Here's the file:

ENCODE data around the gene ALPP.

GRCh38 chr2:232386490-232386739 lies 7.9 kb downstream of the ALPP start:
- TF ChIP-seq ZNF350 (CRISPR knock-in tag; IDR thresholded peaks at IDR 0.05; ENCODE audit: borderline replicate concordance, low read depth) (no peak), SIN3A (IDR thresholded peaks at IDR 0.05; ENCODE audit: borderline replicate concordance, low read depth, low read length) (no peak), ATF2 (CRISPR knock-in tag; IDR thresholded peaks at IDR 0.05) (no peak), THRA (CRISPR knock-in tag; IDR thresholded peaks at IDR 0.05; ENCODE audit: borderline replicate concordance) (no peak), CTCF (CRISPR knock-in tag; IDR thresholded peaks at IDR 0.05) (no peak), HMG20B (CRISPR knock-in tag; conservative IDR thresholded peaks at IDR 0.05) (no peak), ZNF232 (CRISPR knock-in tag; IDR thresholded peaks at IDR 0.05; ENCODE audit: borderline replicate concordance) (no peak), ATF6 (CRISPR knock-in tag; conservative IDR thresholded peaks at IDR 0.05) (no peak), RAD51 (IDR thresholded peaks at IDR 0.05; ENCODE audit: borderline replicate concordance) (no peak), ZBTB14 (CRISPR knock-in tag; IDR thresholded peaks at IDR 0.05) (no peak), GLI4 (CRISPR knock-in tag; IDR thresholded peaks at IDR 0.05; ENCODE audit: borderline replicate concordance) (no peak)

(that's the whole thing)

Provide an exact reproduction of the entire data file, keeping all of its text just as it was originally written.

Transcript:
ENCODE data around the gene ALPP.

GRCh38 chr2:232386490-232386739 lies 7.9 kb downstream of the ALPP start:
- TF ChIP-seq ZNF350 (CRISPR knock-in tag; IDR thresholded peaks at IDR 0.05; ENCODE audit: borderline replicate concordance, low read depth) (no peak), SIN3A (IDR thresholded peaks at IDR 0.05; ENCODE audit: borderline replicate concordance, low read depth, low read length) (no peak), ATF2 (CRISPR knock-in tag; IDR thresholded peaks at IDR 0.05) (no peak), THRA (CRISPR knock-in tag; IDR thresholded peaks at IDR 0.05; ENCODE audit: borderline replicate concordance) (no peak), CTCF (CRISPR knock-in tag; IDR thresholded peaks at IDR 0.05) (no peak), HMG20B (CRISPR knock-in tag; conservative IDR thresholded peaks at IDR 0.05) (no peak), ZNF232 (CRISPR knock-in tag; IDR thresholded peaks at IDR 0.05; ENCODE audit: borderline replicate concordance) (no peak), ATF6 (CRISPR knock-in tag; conservative IDR thresholded peaks at IDR 0.05) (no peak), RAD51 (IDR thresholded peaks at IDR 0.05; ENCODE audit: borderline replicate concordance) (no peak), ZBTB14 (CRISPR knock-in tag; IDR thresholded peaks at IDR 0.05) (no peak), GLI4 (CRISPR knock-in tag; IDR thresholded peaks at IDR 0.05; ENCODE audit: borderline replicate concordance) (no peak)